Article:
LANFORD WILSON 1979
Lanford Wilson’s romantic comedy Talley’s Folly is the second of three plays in what came to be known as Wilson’s Talley Family series. The first play in the saga, 5th of July (later renamed Fifth of July), takes place in 1977, as members of the Talley family struggle with capitalism and the Vietnam War. Among the characters is the recently widowed Aunt Sally, who values the family home more than she values money. When the actress playing Sally in the original production of Fifth of July asked Wilson for help in understanding her character, he wrote Talley’s Folly to show how Sally and her husband Matt became a couple in 1944. Two years later Wilson added a third episode to the story, Talley & Son, first produced in 1981.
Talley’s Folly shows one evening in the courtship of two unlikely lovers, Sally Talley and Matt Friedman. Sally is from a conservative, small-town, wealthy family of bigoted Protestants, and Matt is a Jewish accountant twelve years older than Sally. The story of how they become brave enough to reveal their most painful secrets touched audiences and critics, and the play’s Broadway run was a great success. First produced in 1979, the play was nominated for several Tony Awards and won the Pulitzer Prize and other awards in 1980. More than two decades after its first production, Talley’s Folly is frequently staged and is considered one of Wilson’s most hopeful and affirming plays.
Lanford Wilson was born on April 13, 1937, in Lebanon, Missouri, the town in which he set Talley’s Folly and two other plays. His parents divorced when he was five years old, and he moved from place to place within Missouri with his mother and grandmother until he was a teenager. Although he has described his youth as a happy time, he never had what he created for the Talley family: a permanent home with a stable extended family.
At an early age, Wilson discovered a love for films, and then for the theater. He went to the movies as often as he could, and began acting in high school plays. As he became more involved with theater, he came to feel that plays had more potential than films to create magic and to touch an audience deeply. He attended Southwest Missouri State College for a few years, exploring his interests in art, but left without a degree and without a plan for his life. Finally he moved to Chicago, and experienced city life for the first time.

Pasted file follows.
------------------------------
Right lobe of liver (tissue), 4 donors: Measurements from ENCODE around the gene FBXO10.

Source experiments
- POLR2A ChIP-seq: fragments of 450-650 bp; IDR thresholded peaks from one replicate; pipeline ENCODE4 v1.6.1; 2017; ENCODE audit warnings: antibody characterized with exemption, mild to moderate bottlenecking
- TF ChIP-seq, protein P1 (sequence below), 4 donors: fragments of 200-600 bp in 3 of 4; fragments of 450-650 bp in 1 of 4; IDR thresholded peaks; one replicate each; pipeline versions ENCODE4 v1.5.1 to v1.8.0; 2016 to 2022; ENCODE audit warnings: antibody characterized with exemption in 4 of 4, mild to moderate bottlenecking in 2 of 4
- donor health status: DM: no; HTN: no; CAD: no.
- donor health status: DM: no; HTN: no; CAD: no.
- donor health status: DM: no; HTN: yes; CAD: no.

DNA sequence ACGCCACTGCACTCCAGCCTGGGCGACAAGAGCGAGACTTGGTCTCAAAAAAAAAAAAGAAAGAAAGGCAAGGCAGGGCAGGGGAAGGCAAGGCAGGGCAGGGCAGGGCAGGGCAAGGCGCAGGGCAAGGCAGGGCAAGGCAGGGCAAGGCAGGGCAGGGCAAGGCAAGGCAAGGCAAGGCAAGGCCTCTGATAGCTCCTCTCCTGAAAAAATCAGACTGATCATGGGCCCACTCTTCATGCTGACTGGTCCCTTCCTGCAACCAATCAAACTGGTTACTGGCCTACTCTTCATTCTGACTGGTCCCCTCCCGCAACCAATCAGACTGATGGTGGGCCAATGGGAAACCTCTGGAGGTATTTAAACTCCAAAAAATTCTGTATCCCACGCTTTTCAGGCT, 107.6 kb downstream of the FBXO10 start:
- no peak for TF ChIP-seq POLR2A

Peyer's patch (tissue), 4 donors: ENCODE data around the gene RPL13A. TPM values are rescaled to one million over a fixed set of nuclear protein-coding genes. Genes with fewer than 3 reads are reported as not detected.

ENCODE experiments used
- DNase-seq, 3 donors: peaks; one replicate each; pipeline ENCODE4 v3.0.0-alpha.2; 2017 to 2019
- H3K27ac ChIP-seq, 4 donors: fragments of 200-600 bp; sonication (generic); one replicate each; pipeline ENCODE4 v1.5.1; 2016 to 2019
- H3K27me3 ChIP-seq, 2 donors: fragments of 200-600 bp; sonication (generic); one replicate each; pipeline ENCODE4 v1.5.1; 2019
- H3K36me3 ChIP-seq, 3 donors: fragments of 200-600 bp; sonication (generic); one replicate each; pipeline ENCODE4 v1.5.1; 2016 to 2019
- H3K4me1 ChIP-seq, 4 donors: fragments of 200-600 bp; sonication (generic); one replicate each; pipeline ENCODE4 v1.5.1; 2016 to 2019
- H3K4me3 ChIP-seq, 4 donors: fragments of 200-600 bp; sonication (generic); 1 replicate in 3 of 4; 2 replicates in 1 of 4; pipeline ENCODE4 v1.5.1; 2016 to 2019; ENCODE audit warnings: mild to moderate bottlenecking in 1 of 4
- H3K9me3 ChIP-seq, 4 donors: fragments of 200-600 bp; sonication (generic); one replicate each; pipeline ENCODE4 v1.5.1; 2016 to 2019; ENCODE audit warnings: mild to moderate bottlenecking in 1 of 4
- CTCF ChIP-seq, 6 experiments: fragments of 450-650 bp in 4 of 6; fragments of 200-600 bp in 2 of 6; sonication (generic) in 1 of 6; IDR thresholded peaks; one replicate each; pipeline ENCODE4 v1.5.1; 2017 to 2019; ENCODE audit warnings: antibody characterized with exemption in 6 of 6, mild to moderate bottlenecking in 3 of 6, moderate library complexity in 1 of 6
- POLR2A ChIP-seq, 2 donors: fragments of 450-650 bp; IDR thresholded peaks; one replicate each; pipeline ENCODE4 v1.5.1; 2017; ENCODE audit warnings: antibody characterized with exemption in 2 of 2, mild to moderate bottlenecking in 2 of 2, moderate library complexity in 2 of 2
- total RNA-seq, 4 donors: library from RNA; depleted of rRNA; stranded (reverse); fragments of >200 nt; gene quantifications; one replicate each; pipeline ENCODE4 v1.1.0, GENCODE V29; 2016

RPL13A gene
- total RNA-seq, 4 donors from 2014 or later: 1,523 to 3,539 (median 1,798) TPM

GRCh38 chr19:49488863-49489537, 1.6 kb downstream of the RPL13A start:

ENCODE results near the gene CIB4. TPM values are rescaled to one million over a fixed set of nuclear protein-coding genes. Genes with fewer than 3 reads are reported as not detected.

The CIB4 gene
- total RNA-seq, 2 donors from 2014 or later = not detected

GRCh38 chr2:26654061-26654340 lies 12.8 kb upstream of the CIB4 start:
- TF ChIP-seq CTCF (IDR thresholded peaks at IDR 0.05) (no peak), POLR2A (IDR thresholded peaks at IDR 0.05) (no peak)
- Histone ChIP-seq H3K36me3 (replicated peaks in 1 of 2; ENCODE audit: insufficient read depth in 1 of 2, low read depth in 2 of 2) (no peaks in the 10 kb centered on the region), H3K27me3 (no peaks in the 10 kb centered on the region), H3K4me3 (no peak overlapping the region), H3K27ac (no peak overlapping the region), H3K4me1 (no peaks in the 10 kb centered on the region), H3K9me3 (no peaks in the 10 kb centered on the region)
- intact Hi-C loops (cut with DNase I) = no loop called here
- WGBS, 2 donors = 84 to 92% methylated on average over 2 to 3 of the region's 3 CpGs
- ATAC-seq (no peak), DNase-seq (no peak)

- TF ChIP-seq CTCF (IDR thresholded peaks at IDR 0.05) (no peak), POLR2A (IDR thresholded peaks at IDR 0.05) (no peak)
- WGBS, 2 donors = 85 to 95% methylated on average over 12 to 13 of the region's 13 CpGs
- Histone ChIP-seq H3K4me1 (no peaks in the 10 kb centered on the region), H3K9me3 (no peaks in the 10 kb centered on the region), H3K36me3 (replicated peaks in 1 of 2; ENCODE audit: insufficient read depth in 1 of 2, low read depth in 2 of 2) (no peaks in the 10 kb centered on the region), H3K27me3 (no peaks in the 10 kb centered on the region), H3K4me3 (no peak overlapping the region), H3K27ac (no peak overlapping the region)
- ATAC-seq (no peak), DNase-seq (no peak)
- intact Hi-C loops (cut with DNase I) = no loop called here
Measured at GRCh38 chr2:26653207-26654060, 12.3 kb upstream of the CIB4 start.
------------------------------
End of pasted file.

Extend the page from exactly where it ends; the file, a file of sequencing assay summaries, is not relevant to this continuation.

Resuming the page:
In Chicago, Wilson worked for a time as a prostitute, immersed himself in the city’s night life, and met people who were unlike those back in Lebanon, Missouri. Later, he would turn many of these experiences into material for his urban plays. Wilson became a graphic designer and continued to write short stories, finally turning one story into a play and finding his true calling.
He moved in 1962 to Greenwich Village in New York, determined to make his way in the theater. Joseph Cino, an important figure in the Off-Off Broadway movement, became Wilson’s mentor, critiquing his scripts and eventually staging the first production of a Wilson play, So Long at the Fair. The one-act play, about a young man from the Midwest struggling to become an artist, was well-received, and was soon followed by other successes.
By 1967, Wilson had seen several of his plays reach the stage in New York and London and throughout Europe. Then Cino committed suicide, and Wilson suffered a depression that lasted more than a year. When he emerged in 1969, he joined three other artists in founding the Circle Repertory Company, dedicated to building a collaborative community of actors, directors, writers, and designers. Over the next three decades, Circle Repertory produced many of Wilson’s most important works. The company earned an international reputation for excellence, and Wilson won several national awards for his work.
In 1978, “Circle Rep” produced Wilson’s Fifth of July, the first in what has come to be known as the Talley Series. The second play in the series was Talley’s Folly, which won the Pulitzer Prize in 1980. Wilson continued to write plays for Circle Rep and to work closely with promising new playwrights.
Talley’s Folly opens with the frank revelation that this is a play: the set, which under the proper lighting represents a boathouse surrounded by weeds and trees, is here illuminated by work lights and the house lights, so that the artificiality of the set is obvious. Matt speaks directly to the audience, announcing that the play will run for ninety-seven minutes with no intermission, and that the story will unfold as a waltz, a valentine. If all goes well, he says, the play will end with a romance. He is somewhat nervous as he reveals that one year earlier he met Sally at a dance and the two were together in this same boathouse; he has returned to ask for her hand. Matt points up the hill to the Talley family home and explains that, even in this remote small town, world events including the Great Depression and the Second World War have their influence. He also describes Sally, whom he calls a “terrible embarrassment to her family.” As Sally approaches the boathouse and calls Matt’s name, the lights dim, the stage takes on its conventional theatrical appearance, and Matt steps into his character. For nearly the rest of the play, Sally and Matt will speak only to each other.